At some point, Totonchian did ask Payne if Burnell should have known how to turn down the tools, and Payne said he should have. Burnell also points to Totonchian's "race card" statement as evidence that he acted with a discriminatory motive. Burnell does not explain how Totonchian's alleged accusation suggests a discriminatory motive, and we see no obvious connection. Regardless, the sum of Burnell's circumstantial evidence-including past discrimination, Totonchian's investigation, and the "race card" statement-would not allow a rational jury to conclude that racial discrimination caused Burnell's firing.

2. Indirect Method

To establish a prima facie case of discriminatory discharge under the indirect method of proof, Burnell needed to show that: (1) he is a member of a protected class; (2) his job performance met his employer's legitimate expectations; (3) he suffered an adverse employment action; and (4) similarly situated persons outside the class received more favorable treatment. Montgomery, 626 F.3d at 394. If Burnell establishes a prima facie case, Gates Rubber must give a legitimate reason for his discharge, at which point Burnell must produce evidence that the proffered reason for his firing is a pretext for racial discrimination. Id.

Everyone agreed that Burnell is a member of a protected class and that he suffered an adverse employment action. So Burnell needed only to provide evidence that his job performance met expectations and that similarly situated persons outside the class received better treatment. He has provided no such evidence. Instead, he points to testimony from Carvalho that an employee would not violate the code of conduct by refusing to perform an unsafe act. Burnell's argument-read generously-assumes that everyone else at Gates Rubber would have been treated better had they been in Burnell's circumstances. This claim shows staggering self-pity on Burnell's part. More importantly, it does not show that any similarly situated person actually received better treatment than Burnell, as the fourth prong requires. Accordingly, Burnell cannot escape summary judgment on his discriminatory discharge claim via the indirect method of proof.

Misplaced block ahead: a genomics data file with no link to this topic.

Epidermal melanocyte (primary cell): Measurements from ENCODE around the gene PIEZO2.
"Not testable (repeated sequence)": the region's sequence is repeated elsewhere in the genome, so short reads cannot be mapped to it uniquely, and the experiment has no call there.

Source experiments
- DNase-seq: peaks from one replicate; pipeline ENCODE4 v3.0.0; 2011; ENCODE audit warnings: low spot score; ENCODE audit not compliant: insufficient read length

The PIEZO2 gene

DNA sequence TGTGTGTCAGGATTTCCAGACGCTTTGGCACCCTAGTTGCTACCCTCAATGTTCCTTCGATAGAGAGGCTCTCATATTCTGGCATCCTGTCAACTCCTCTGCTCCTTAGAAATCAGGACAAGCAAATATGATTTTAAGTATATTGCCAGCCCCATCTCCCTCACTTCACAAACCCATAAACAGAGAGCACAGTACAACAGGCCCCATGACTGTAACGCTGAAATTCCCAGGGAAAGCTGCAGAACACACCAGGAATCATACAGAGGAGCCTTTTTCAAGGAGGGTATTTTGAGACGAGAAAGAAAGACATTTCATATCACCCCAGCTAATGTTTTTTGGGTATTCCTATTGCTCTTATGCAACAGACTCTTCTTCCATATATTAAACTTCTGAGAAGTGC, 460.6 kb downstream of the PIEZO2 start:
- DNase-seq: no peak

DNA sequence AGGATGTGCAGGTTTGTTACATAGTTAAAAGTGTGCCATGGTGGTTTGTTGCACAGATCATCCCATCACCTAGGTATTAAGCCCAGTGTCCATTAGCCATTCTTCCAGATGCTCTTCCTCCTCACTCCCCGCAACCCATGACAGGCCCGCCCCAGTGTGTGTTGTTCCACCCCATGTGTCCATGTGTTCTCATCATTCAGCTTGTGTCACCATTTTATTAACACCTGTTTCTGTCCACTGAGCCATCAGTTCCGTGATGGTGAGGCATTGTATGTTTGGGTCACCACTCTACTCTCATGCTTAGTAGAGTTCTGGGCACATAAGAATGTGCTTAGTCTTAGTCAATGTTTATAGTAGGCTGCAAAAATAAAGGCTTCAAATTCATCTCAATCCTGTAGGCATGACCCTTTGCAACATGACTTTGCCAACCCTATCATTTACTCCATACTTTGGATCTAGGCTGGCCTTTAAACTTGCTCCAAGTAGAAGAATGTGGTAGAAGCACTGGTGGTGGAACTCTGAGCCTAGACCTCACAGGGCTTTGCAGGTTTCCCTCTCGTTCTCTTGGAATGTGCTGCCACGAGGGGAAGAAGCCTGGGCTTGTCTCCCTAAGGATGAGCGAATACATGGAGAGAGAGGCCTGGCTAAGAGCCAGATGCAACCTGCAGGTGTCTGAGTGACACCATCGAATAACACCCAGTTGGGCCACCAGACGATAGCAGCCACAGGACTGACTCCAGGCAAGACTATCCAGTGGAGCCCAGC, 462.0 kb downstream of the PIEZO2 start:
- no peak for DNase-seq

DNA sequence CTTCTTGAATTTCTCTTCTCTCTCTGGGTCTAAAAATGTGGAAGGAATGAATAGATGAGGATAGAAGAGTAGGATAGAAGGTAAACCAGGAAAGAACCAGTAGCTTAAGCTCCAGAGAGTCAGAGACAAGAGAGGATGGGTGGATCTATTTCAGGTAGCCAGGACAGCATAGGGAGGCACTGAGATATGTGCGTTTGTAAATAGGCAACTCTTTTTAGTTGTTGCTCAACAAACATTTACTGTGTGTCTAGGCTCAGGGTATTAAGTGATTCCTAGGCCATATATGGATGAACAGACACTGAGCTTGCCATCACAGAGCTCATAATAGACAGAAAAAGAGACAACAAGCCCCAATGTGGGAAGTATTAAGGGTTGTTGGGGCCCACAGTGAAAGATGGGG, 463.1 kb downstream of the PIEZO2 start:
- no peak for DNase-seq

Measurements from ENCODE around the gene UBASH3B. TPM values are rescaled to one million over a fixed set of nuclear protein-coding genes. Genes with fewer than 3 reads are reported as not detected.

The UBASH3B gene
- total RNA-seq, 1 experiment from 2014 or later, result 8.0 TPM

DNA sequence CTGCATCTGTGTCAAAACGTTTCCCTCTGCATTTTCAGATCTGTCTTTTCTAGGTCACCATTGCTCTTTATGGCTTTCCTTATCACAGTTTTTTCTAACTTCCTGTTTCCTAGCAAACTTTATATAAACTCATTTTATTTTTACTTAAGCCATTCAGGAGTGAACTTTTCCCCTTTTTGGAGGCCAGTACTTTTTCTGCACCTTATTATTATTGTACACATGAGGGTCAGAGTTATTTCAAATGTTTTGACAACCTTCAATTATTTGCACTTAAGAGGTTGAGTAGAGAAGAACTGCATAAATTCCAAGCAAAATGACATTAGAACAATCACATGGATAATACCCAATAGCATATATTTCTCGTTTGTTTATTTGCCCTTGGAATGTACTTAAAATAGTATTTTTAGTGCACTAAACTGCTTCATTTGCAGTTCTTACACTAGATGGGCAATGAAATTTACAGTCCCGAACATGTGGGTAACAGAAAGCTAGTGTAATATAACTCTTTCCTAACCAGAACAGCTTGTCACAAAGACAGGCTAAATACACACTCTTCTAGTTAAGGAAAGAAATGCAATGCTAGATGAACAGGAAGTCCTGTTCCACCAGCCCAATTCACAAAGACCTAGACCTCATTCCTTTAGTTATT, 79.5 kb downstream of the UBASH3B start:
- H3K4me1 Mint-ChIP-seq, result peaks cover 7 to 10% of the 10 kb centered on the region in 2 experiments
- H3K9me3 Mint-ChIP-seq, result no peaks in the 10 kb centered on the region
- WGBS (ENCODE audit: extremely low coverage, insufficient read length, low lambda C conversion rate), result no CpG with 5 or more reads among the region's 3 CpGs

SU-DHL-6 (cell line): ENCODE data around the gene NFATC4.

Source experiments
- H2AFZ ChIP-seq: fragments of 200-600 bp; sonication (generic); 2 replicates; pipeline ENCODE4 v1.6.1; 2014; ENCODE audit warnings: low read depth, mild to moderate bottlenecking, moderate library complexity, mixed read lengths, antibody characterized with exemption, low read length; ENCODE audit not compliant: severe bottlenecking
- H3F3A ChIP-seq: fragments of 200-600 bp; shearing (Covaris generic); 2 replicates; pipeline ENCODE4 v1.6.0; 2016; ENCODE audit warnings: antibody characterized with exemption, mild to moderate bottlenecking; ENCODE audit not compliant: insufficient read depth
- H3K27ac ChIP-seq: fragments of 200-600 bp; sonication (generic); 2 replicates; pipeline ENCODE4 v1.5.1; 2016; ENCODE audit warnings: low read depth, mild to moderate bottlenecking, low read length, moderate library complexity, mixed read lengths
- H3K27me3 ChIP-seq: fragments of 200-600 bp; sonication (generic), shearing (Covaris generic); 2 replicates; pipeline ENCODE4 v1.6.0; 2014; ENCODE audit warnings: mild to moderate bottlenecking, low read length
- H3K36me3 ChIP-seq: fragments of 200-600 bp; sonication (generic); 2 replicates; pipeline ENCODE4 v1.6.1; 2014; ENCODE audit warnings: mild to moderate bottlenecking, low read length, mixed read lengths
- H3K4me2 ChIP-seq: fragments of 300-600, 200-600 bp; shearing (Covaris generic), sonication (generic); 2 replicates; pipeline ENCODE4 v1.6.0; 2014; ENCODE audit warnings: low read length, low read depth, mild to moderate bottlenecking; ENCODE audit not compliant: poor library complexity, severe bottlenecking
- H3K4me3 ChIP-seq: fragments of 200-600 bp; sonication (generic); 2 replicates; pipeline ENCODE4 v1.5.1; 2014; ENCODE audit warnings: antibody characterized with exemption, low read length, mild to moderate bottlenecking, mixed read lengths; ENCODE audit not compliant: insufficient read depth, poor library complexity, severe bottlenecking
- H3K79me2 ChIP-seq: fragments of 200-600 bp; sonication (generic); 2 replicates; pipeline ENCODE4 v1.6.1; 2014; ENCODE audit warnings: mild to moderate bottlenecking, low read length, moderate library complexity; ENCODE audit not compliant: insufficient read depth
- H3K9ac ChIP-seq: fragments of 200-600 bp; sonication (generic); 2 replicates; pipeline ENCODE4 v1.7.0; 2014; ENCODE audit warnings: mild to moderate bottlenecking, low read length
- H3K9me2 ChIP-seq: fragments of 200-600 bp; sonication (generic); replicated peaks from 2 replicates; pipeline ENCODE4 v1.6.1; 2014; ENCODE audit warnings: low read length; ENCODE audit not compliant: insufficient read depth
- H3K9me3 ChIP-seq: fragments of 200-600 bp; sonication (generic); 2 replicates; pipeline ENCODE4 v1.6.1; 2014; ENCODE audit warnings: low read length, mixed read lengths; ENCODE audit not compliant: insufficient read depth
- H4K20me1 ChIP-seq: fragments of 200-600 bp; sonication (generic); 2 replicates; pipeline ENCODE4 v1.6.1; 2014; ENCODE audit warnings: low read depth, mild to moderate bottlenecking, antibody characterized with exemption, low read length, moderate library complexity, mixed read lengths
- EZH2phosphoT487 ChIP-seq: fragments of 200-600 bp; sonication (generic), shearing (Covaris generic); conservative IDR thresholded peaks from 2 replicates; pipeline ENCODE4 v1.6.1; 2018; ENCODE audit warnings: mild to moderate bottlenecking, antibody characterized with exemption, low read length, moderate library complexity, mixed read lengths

B. Retaliatory Discharge

To demonstrate a prima facie case of retaliation by the direct method of proof, Burnell must provide evidence that he engaged in statutorily protected activity, that he suffered a materially adverse employment action, and that the former caused the latter. Silverman, 637 F.3d at 740. Burnell's discharge was a materially adverse employment action. And before he was fired, Burnell complained regularly-almost habitually-about instances of real and perceived racial discrimination, including being sprayed with a hose; segregation in training assignments; discrimination in application of the Operator A test; being passed over for a job; Payne's rumored desire not to work with black people; and lack of training from Payne. These complaints are protected activity under 42 U.S.C. § 2000e-3(a). See Loudermilk v. Best Pallet Co., 636 F.3d 312, 314-15 (7th Cir. 2011). To survive summary judgment, then, Burnell needed only to provide enough evidence to allow a jury to conclude Gates fired Burnell because of his statutorily protected complaints. See Silverman, 637 F.3d at 741.